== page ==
Proximal Development (ZPD). This is a golden zone between what the learner can
do unaided and what they are completely unable to do, even with help. Within it, the
learner is able to break new ground through exchange with a more knowledgeable
other (MKO). Wertsch (1985), explored more closely how speech acts mediate the
inward migration of learning from the social to the internal world within this zone:
initially, the learner is unable to understand the MKO in the context of the task. In
this case, the terms 'field,' 'habitus,' 'doxa,' etc fall into this category. The game
provides opportunities to continually employ these terms whilst demonstrating their
meaning through the situations thrown up within the game. The learner is thereby
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enabled to progress through subsequent stages of internalisation, at first responding
with limited understanding but with a growing capacity for complex and accurate
exchanges. In the most successful cases, this culminates in an autonomous and
sophisticated commentary, applied to situations beyond the confines of the game.
The ultimate aim is mastery of a new way of thinking about and discussing practice
and a consequent shift in the learner's identity.
The Game
Gamification of this kind emphasises ‘playing to learn’ (Sharpe, Beetham, & Freitas,
2010, p. 75) through ‘high level immersion’(Kambouri et al., 2006, p. 5). In addition
to the ideas of Vygotsky and Wertsch, the design of the game was informed by
criteria drawn from the gamification literature; the need for storytelling, clear
progression, freedom to fail and rapid feedback (Stott & Neustaedter, 2013), as well
as avatars, evocative environments, narrative context, ranking, marketplaces and
competition (Deterding et al., 2011; Walsh, 2014; Whitton & Moseley, 2012).
To begin the players are each randomly issued one economic, two social and two
cultural capital cards. In Bourdieu's terms, economic capital is money or other
financial assets; social capital arises out of social connections and cultural capital
arises out of behaviour, manners, demeanour, mode of speech, deportment, habits,
preferences etc. For Bourdieu, all these forms of capital act as a currency for
exchange. This is Bourdieu's fundamental insight; 'It is in fact impossible to account
for the structure and functioning of the social world unless one reintroduces capital in
all [emphasis added] its forms and not solely in the one form recognized by
economic theory' (Bourdieu, 1986). Our failure to account for alternative forms of
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capital blinds us, it is argued, to the consequences of cultural and social capital in
our own lives and in the lives of our learners. This misrecognition is at the root of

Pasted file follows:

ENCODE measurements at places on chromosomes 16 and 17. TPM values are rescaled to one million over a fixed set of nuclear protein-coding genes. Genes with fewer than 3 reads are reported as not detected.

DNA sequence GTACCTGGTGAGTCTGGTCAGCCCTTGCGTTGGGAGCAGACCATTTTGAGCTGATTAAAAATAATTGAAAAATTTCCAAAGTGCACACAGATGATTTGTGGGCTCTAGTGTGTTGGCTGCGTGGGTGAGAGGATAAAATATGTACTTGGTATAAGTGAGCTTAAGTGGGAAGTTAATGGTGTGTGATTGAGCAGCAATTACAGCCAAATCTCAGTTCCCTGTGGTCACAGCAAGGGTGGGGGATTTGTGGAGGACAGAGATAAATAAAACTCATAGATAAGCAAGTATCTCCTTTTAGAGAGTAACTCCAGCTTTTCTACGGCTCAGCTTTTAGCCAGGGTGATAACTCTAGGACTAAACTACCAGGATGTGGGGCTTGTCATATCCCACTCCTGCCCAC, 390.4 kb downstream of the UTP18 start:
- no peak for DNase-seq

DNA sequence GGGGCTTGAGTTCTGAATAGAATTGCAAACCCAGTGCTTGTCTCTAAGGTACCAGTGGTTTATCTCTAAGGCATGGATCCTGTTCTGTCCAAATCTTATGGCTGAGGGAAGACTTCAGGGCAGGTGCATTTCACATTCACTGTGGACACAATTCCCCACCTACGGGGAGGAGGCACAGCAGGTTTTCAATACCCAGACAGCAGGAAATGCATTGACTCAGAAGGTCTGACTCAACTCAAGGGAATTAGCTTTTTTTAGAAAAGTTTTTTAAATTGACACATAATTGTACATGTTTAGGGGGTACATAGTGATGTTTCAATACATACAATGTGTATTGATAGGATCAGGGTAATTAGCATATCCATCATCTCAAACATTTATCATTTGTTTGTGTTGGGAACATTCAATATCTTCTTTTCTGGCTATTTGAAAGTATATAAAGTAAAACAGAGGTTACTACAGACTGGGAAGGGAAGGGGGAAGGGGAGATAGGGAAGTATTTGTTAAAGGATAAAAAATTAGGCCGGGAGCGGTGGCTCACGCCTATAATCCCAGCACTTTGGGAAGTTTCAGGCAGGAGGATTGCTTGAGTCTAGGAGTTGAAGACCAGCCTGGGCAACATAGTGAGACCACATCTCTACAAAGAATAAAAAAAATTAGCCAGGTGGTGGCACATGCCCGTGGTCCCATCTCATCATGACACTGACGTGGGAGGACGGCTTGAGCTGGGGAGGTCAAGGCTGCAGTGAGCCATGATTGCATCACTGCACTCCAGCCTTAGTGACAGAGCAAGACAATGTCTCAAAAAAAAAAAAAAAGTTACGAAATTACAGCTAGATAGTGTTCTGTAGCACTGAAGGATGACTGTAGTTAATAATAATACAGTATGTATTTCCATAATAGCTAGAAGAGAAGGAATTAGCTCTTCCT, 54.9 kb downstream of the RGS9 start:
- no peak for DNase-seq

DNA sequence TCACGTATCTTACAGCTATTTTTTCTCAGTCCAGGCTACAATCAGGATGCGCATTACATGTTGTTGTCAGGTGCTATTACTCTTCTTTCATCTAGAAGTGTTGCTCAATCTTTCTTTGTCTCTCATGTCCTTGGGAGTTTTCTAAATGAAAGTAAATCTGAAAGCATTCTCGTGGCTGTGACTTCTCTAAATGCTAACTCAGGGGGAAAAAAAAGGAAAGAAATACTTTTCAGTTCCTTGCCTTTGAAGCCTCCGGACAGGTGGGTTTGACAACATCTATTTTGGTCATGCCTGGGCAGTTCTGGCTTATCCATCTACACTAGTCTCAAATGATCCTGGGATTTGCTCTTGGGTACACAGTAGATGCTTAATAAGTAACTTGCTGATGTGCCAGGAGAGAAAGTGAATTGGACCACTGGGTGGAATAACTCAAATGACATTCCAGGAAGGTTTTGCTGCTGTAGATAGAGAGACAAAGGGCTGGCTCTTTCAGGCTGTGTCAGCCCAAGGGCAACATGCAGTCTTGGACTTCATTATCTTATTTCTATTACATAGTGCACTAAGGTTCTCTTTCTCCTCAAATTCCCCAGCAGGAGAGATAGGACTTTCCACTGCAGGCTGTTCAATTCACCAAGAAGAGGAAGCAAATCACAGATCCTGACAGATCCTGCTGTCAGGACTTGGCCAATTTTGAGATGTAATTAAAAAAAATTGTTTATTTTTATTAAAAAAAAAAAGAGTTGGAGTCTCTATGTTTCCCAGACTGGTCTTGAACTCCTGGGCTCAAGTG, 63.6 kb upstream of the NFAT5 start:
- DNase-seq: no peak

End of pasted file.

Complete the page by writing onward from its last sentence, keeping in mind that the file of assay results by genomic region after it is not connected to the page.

persistent social injustice and inequality because it allows it to continue
unchallenged.
For Bourdieu, cultural capital is manifested as habitus. This is a complex notion.
For the purposes of this game and to initiate trainees' journey towards an
understanding of it, they were told that their hand of five cards determined their
'habitus' and was akin to 'who they were.' They were encouraged to choose a name
that they felt reflected this habitus and to introduce themselves to the group in this
guise, explaining the cards they held and embellishing with a life history if so desired.
As an example, one player dealt the hand of heir to a dukedom, with knowledge of
how to obtain controlled substances, on an income of £29,719 per year and with
links to the DJ of a top nightclub called himself Jasper and adopted a 'posh' accent
and a rebellious demeanour. This became his habitus, which along with the others
in the game, was metaphorically carried into a series of four widely divergent social
fields: a nightclub, a prison, an interview for a University place and an election
campaign. Each of these fields had its own 'doxa' or set of rules which enabled the
players to calculate their 'symbolic capital' based on the cards held. For Bourdieu,
this symbolic capital is automatically generated from the habitus whenever an
individual enters a field and is used to assign them their legitimate status there. In
this way, it was demonstrated that habitus acts as a kind of 'credit card' for social
status but one which changes in exchange value according to the particular field in
which it is being used. Monetary prizes for high symbolic capital were issued. Any
who accumulated enough wealth during the game had the opportunity to purchase
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additional social and cultural capital as play unfolded. The doxa was deliberately